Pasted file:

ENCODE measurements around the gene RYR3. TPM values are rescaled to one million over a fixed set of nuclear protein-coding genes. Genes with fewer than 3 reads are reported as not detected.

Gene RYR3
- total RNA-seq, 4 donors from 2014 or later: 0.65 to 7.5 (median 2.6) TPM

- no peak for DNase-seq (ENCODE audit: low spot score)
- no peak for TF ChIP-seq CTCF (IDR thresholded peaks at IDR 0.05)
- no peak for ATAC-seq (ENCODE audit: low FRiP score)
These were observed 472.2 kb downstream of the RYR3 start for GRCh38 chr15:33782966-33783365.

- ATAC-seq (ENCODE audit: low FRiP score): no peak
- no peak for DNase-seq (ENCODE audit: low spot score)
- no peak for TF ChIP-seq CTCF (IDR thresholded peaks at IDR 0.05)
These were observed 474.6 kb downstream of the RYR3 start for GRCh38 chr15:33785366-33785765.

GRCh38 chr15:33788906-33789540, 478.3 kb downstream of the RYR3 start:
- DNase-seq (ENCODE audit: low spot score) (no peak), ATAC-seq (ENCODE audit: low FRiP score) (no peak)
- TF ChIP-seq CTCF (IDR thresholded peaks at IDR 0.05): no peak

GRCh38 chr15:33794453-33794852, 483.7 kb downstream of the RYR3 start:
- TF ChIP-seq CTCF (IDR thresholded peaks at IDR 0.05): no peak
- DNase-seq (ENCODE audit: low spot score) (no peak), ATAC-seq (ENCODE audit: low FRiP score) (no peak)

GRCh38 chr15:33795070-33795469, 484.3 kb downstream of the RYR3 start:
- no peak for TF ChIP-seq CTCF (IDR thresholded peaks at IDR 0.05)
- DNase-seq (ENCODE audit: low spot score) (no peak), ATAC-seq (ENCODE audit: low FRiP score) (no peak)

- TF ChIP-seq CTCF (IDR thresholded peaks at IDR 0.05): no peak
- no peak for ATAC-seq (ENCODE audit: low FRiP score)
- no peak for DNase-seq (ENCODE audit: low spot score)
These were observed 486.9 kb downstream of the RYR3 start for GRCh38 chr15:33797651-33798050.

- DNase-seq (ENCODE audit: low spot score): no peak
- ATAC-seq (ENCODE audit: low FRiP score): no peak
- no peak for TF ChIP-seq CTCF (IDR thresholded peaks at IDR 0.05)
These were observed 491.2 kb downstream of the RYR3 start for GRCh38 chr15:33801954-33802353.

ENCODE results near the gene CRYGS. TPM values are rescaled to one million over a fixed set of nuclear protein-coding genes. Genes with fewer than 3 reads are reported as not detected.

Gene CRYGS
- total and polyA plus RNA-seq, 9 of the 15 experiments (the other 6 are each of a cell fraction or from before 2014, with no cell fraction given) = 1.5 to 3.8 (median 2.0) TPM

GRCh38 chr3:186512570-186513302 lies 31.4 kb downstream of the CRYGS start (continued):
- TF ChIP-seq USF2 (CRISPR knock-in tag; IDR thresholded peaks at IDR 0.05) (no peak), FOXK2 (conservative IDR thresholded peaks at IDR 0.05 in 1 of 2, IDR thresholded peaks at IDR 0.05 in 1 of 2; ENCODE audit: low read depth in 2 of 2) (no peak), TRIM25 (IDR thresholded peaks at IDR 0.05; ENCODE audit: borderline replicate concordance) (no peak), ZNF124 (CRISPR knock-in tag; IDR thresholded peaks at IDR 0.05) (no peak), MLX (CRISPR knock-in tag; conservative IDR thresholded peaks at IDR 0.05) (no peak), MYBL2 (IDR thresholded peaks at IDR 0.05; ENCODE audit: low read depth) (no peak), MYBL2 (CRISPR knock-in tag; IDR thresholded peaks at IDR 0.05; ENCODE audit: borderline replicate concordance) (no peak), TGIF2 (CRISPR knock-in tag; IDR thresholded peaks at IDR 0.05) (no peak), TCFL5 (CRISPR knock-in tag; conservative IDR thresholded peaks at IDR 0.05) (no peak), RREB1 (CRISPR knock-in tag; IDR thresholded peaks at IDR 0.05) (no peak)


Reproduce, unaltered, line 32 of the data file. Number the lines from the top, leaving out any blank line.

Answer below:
GRCh38 chr3:186512570-186513302 lies 31.4 kb downstream of the CRYGS start (continued):